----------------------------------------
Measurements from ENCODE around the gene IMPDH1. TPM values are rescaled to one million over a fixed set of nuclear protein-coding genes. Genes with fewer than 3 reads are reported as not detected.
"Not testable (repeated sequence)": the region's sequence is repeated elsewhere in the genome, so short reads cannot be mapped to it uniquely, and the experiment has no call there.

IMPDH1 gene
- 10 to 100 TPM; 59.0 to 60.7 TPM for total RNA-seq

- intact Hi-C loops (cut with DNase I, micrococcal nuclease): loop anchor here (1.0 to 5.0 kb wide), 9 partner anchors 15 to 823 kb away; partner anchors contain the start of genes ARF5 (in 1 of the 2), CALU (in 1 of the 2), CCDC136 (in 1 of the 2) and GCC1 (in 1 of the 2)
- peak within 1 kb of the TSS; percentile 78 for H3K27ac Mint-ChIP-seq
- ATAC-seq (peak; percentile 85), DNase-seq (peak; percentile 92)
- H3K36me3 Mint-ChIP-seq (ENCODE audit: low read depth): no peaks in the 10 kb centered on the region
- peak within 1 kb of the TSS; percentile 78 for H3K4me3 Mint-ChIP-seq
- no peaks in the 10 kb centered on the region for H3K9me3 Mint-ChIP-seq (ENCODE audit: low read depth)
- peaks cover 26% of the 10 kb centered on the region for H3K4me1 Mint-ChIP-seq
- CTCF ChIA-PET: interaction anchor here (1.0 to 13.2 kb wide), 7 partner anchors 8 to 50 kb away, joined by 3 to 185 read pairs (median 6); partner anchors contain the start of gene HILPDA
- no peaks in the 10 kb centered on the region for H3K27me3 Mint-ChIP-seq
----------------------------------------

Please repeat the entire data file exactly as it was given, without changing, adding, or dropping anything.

Measurements from ENCODE around the gene IMPDH1. TPM values are rescaled to one million over a fixed set of nuclear protein-coding genes. Genes with fewer than 3 reads are reported as not detected.
"Not testable (repeated sequence)": the region's sequence is repeated elsewhere in the genome, so short reads cannot be mapped to it uniquely, and the experiment has no call there.

IMPDH1 gene
- 10 to 100 TPM; 59.0 to 60.7 TPM for total RNA-seq

- intact Hi-C loops (cut with DNase I, micrococcal nuclease): loop anchor here (1.0 to 5.0 kb wide), 9 partner anchors 15 to 823 kb away; partner anchors contain the start of genes ARF5 (in 1 of the 2), CALU (in 1 of the 2), CCDC136 (in 1 of the 2) and GCC1 (in 1 of the 2)
- peak within 1 kb of the TSS; percentile 78 for H3K27ac Mint-ChIP-seq
- ATAC-seq (peak; percentile 85), DNase-seq (peak; percentile 92)
- H3K36me3 Mint-ChIP-seq (ENCODE audit: low read depth): no peaks in the 10 kb centered on the region
- peak within 1 kb of the TSS; percentile 78 for H3K4me3 Mint-ChIP-seq
- no peaks in the 10 kb centered on the region for H3K9me3 Mint-ChIP-seq (ENCODE audit: low read depth)
- peaks cover 26% of the 10 kb centered on the region for H3K4me1 Mint-ChIP-seq
- CTCF ChIA-PET: interaction anchor here (1.0 to 13.2 kb wide), 7 partner anchors 8 to 50 kb away, joined by 3 to 185 read pairs (median 6); partner anchors contain the start of gene HILPDA
- no peaks in the 10 kb centered on the region for H3K27me3 Mint-ChIP-seq